Dear Bill | Introducing Chiropractic to Parents

Posted by Bill Esteb on Sep 23rd 2020

Dear Bill,

"How do I get my patients to willingly ask me to examine their children? I would do whatever it would take."




Probably the most direct way is to simply ask. Perhaps while you're palpating their spine or doing a leg check or some other pre-adjustment business, offer an invitation.

"One of these times you should bring in your son so we can check him for pre-symptomatic spinal issues. You know, on a preventative basis."

"Next time you think of it, bring in your kids and let's check them for vertebral subluxation."

"A lot of our parents bring their children in to be checked. They often mention that their kinds don't seem to get all the bugs that are going around. Think about bringing yours in with you sometime."

You get the idea.

Another strategy that some practices use is working pediatric chiropractic care into their procedures and environment.

When a prospective new patient calls your practice, ask them, "Is this appointment for you or your child?" Subtle, but it's a way to systematically alert patients (and your team!) about your interest in pediatrics.

More obvious is to use your office environment to increase awareness. That means having a children's area, with a toy box and appropriate wall graphics.

Perhaps a room devoted to children with a pediatric adjusting table. Or an adjusting room reserved for families that is introduced as such during a new patient's orientation and office tour.

Maybe frame some pictures of your own children in a prominent place in your practice, along with short biographies mentioning that they were adjusted with hours of birth and have never had an ear infection, vaccination, aspirin or antibiotic. "If that sounds interesting, be sure to ask Dr. YourName about it."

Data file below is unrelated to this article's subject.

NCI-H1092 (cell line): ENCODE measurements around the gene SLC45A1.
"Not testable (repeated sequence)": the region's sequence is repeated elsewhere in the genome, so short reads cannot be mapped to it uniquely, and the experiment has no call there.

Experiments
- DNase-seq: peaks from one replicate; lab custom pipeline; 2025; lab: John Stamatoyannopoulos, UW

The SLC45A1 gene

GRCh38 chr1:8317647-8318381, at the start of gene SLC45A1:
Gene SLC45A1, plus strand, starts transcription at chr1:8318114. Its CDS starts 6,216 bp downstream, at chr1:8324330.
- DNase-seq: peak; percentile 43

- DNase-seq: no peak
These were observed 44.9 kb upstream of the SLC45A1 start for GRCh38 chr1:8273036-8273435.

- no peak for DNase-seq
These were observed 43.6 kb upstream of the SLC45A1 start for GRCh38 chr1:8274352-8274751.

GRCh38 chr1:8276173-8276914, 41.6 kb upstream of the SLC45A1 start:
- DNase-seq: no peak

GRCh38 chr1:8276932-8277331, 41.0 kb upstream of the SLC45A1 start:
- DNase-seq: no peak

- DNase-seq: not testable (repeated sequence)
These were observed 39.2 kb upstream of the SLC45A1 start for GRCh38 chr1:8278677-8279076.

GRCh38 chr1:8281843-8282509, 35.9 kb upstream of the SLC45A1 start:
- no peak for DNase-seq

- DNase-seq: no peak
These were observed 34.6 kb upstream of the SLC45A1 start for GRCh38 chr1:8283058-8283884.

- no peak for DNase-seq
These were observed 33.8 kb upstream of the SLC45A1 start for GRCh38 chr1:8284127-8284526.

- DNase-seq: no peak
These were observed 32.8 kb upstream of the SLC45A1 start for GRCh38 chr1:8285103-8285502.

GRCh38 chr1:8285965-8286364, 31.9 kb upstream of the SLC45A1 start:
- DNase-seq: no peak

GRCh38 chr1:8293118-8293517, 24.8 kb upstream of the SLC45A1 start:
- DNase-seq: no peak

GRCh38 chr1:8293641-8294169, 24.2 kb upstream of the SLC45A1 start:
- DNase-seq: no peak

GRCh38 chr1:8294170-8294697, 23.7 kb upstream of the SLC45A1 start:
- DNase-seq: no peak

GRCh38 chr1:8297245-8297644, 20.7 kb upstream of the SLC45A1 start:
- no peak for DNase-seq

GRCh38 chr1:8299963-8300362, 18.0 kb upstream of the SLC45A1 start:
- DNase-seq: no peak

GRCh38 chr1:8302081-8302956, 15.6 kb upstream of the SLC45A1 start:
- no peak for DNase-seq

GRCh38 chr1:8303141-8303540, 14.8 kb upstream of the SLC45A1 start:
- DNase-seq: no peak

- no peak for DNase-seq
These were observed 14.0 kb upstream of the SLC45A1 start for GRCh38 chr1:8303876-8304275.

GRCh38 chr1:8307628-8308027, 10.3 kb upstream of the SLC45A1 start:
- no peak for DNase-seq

Obviously make sure you have brochures, wall charts, lending library materials and other tools that send the signal that you see kids and entire families.

Consider Saturday hours at least once a month. With today's over committed youngsters attending all manner of extracurricular activities, weekends may be the only time some children are available.

Practice events, such as formal screenings, lectures and backpack safety clinics can be regularly scheduled to increase awareness among patients as well.

As patients who are parents mention their progress be sure to mention, "I'm delighted to hear that. Did you know that the children we see respond even more quickly?"

Or ask a question. "You probably have noticed all the materials we have in our office for children. Have you ever wondered why so many parents bring their kids in to see us?"

Be bolder. Many parents are simply waiting for an invitation!

Thanks for the question!

Email Bill with your question.

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